Psychologists have found that taking birth control pills changes women's taste in men. Women on the pill like more macho types, with strong jaw lines and prominent cheekbones. These traits are linked to macho personality traits because testosterone builds up these bones during puberty, and higher testosterone is linked to aggression and dominance. However, women who are not on the pill go for more sensitive types without traditionally masculine features. Researcher Tony Little says, "Where a woman chooses her partner while she is on the pill, and then comes off it to have a child, she may find she is married to the wrong man." But it may not matter that much, because today's women have less sex than women did in the 1950s, before the sexual revolution.
According to the Kinsey Institute, 42% of women who live with male partners have sex two or three times a week, compared with only one in three married women. "People don't have as much sex as they used to," says Dr. John Bancroft. "Couples are often weighted down by double careers and childcare, and by the time people have been to the shopping mall and watched all the television they want, there is not much time for sex. We live in an age where there is little unfilled leisure time. Sex used to fill that gap."
When it comes time to have those kids, women who give birth to boys are more likely to experience complications than those giving birth to girls. "To ease anxiety, we often joke to women experiencing problems or prolonged labor that 'it must be a boy'?we wanted to see if there was any truth in this," says Maeve Eogan, of the National Maternity Hospital in Dublin.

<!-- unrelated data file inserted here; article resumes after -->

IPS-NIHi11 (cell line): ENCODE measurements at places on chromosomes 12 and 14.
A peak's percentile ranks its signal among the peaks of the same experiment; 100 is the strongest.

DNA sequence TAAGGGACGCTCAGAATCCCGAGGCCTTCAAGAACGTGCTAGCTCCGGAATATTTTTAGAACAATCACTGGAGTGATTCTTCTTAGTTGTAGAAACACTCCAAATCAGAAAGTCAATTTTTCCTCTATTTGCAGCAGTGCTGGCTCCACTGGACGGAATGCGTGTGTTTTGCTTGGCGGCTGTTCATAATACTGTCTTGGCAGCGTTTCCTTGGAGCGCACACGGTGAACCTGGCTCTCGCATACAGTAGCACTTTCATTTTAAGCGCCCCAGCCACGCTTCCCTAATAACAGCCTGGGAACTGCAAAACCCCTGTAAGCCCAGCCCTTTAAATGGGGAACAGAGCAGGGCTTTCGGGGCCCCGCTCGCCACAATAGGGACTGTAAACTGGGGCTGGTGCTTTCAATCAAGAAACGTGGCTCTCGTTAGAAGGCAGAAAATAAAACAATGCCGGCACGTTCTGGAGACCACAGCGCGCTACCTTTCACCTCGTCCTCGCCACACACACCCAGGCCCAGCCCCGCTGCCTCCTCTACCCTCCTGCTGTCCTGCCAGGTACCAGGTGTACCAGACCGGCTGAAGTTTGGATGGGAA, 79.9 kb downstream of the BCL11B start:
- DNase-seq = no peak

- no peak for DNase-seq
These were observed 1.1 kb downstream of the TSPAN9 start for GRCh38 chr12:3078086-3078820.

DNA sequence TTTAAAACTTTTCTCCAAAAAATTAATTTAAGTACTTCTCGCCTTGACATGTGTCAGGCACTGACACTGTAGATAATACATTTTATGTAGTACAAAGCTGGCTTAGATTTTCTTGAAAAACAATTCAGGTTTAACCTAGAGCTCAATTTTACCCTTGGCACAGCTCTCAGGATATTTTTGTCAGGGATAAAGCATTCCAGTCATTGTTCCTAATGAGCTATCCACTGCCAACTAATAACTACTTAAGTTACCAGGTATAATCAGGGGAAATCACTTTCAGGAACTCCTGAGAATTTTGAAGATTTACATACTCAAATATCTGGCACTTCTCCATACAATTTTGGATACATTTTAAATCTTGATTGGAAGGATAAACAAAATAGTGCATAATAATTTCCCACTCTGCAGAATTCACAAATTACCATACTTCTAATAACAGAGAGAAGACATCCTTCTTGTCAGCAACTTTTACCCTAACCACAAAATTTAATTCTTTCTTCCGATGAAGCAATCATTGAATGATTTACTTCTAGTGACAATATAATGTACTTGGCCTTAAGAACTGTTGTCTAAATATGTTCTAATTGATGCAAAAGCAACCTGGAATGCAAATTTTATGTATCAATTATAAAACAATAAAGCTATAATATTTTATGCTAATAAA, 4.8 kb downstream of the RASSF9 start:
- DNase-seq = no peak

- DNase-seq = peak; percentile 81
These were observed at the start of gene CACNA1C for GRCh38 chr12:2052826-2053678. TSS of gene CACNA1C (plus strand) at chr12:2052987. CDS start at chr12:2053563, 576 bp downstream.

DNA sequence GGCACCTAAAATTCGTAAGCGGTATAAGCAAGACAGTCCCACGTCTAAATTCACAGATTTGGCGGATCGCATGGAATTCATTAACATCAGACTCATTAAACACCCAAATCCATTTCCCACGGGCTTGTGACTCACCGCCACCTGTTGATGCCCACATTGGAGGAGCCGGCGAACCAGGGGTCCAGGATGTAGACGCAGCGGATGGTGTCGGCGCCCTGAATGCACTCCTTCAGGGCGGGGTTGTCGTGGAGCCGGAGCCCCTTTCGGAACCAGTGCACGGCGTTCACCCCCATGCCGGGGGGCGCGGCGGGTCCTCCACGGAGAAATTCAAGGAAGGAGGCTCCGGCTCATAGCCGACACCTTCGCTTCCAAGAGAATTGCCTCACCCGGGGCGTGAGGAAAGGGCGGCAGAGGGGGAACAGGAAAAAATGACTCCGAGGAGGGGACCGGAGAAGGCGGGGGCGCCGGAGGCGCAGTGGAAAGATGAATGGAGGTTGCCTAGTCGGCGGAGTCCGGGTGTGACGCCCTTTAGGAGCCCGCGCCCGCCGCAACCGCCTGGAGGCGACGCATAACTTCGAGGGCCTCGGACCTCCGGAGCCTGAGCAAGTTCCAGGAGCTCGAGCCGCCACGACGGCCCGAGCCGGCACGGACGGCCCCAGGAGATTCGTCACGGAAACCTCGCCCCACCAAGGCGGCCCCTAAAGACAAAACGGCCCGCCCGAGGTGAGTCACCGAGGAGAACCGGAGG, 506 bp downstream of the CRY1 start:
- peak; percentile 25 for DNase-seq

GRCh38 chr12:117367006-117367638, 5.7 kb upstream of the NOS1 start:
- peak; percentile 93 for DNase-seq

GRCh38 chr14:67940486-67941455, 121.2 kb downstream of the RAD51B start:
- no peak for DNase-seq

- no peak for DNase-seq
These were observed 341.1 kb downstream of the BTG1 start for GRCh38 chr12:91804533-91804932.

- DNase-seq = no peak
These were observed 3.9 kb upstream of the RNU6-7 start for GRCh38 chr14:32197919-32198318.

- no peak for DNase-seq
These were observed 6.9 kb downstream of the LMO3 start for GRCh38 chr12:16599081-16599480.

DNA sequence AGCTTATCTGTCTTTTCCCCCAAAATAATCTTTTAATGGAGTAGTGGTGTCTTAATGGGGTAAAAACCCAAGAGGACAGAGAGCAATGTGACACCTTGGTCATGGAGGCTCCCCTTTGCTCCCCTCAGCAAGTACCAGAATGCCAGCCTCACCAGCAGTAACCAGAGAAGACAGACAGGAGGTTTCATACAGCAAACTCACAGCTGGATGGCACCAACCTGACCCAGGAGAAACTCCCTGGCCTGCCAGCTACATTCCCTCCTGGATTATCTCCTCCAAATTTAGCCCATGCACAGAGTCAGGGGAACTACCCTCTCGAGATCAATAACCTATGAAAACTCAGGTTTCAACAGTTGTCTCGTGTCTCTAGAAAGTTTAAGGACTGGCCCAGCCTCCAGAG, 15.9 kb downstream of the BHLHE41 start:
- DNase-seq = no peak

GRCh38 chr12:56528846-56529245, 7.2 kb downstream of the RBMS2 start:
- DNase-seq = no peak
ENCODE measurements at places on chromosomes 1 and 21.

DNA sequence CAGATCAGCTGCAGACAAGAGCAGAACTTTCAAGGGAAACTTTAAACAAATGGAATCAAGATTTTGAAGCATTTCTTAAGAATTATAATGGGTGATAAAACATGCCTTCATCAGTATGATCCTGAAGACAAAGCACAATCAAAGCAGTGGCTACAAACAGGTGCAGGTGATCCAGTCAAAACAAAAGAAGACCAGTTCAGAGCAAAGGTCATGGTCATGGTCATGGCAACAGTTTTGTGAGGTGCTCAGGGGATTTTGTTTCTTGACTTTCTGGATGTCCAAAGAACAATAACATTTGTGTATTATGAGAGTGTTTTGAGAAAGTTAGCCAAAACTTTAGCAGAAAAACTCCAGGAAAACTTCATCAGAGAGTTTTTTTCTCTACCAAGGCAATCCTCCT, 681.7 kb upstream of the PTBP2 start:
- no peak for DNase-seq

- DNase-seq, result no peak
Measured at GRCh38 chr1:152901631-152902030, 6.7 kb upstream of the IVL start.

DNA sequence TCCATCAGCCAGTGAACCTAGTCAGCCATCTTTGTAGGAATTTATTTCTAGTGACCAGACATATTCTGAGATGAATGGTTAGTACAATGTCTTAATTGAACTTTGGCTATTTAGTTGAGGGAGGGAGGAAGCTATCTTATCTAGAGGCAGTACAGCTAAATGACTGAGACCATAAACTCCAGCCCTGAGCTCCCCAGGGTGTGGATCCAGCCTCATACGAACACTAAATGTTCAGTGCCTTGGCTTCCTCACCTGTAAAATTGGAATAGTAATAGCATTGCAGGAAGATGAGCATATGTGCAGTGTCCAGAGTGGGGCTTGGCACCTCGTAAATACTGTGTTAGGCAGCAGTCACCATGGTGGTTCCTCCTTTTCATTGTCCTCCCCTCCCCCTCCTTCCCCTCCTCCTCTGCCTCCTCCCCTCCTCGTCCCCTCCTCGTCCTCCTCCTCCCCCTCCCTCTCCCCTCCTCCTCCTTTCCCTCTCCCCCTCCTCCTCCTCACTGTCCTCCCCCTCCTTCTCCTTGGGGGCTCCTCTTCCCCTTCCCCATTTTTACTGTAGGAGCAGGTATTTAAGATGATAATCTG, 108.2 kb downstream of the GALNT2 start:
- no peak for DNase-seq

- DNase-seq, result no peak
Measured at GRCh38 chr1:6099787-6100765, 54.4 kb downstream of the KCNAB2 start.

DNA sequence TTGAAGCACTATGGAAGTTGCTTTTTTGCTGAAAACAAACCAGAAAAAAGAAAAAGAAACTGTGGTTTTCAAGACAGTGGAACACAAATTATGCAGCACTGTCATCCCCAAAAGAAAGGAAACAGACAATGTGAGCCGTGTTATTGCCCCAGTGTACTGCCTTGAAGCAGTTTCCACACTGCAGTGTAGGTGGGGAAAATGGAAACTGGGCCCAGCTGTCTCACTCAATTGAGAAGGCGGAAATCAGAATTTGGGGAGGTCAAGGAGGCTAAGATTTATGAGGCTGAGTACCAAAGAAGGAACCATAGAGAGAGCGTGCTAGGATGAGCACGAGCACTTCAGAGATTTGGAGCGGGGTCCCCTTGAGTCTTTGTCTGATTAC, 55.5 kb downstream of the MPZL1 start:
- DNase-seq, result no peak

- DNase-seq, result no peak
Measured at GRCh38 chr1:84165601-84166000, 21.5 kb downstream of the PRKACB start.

Her group studied 8000 babies born at the hospital between 1997 and 2000 and found that boys were 20% more likely to require instrument-assisted deliveries and 50% more likely to need caesarian sections. They were also more likely to be distressed and need blood sampling to check for a lack of oxygen. And mothers delivering boys were more frequently given oxytocin, a hormone that stimulates contractions.
"However, we don't want to scare women because 71% of male infants still had a normal delivery," says Eogan (compared to 76% of female infants). Eogan thinks there?s an "inherent vulnerability" in males that makes them less able to stand the stresses of labor. She says, "At least when we joke there is a difference between boys and girls, we can say there is a sound scientific basis to it and that we're not just bad mouthing the men."
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